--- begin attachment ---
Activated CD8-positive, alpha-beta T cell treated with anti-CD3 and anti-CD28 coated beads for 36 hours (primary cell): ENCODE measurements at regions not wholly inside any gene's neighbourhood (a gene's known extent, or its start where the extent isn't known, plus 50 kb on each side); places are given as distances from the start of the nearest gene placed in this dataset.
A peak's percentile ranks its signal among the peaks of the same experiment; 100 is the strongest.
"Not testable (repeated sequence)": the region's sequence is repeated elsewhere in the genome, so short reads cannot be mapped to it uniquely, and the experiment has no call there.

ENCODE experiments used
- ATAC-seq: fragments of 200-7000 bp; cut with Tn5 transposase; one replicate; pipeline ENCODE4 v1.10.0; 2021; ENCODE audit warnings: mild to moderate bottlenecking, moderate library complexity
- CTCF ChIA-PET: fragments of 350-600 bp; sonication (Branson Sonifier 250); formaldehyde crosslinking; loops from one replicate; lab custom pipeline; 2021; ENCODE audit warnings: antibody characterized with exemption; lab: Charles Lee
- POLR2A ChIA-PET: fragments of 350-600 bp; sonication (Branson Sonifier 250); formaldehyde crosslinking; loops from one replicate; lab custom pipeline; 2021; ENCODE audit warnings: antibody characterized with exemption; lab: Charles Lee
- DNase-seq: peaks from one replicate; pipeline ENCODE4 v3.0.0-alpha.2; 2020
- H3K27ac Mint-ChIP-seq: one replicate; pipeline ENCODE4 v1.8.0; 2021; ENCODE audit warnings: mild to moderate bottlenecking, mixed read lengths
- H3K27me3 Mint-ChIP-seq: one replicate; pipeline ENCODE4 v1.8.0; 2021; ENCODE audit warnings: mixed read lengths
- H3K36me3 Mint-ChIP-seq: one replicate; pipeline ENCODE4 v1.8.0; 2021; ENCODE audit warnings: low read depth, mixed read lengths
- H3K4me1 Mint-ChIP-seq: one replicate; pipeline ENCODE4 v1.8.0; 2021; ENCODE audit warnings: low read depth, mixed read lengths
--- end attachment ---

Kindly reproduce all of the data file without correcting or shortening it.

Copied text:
Activated CD8-positive, alpha-beta T cell treated with anti-CD3 and anti-CD28 coated beads for 36 hours (primary cell): ENCODE measurements at regions not wholly inside any gene's neighbourhood (a gene's known extent, or its start where the extent isn't known, plus 50 kb on each side); places are given as distances from the start of the nearest gene placed in this dataset.
A peak's percentile ranks its signal among the peaks of the same experiment; 100 is the strongest.
"Not testable (repeated sequence)": the region's sequence is repeated elsewhere in the genome, so short reads cannot be mapped to it uniquely, and the experiment has no call there.

ENCODE experiments used
- ATAC-seq: fragments of 200-7000 bp; cut with Tn5 transposase; one replicate; pipeline ENCODE4 v1.10.0; 2021; ENCODE audit warnings: mild to moderate bottlenecking, moderate library complexity
- CTCF ChIA-PET: fragments of 350-600 bp; sonication (Branson Sonifier 250); formaldehyde crosslinking; loops from one replicate; lab custom pipeline; 2021; ENCODE audit warnings: antibody characterized with exemption; lab: Charles Lee
- POLR2A ChIA-PET: fragments of 350-600 bp; sonication (Branson Sonifier 250); formaldehyde crosslinking; loops from one replicate; lab custom pipeline; 2021; ENCODE audit warnings: antibody characterized with exemption; lab: Charles Lee
- DNase-seq: peaks from one replicate; pipeline ENCODE4 v3.0.0-alpha.2; 2020
- H3K27ac Mint-ChIP-seq: one replicate; pipeline ENCODE4 v1.8.0; 2021; ENCODE audit warnings: mild to moderate bottlenecking, mixed read lengths
- H3K27me3 Mint-ChIP-seq: one replicate; pipeline ENCODE4 v1.8.0; 2021; ENCODE audit warnings: mixed read lengths
- H3K36me3 Mint-ChIP-seq: one replicate; pipeline ENCODE4 v1.8.0; 2021; ENCODE audit warnings: low read depth, mixed read lengths
- H3K4me1 Mint-ChIP-seq: one replicate; pipeline ENCODE4 v1.8.0; 2021; ENCODE audit warnings: low read depth, mixed read lengths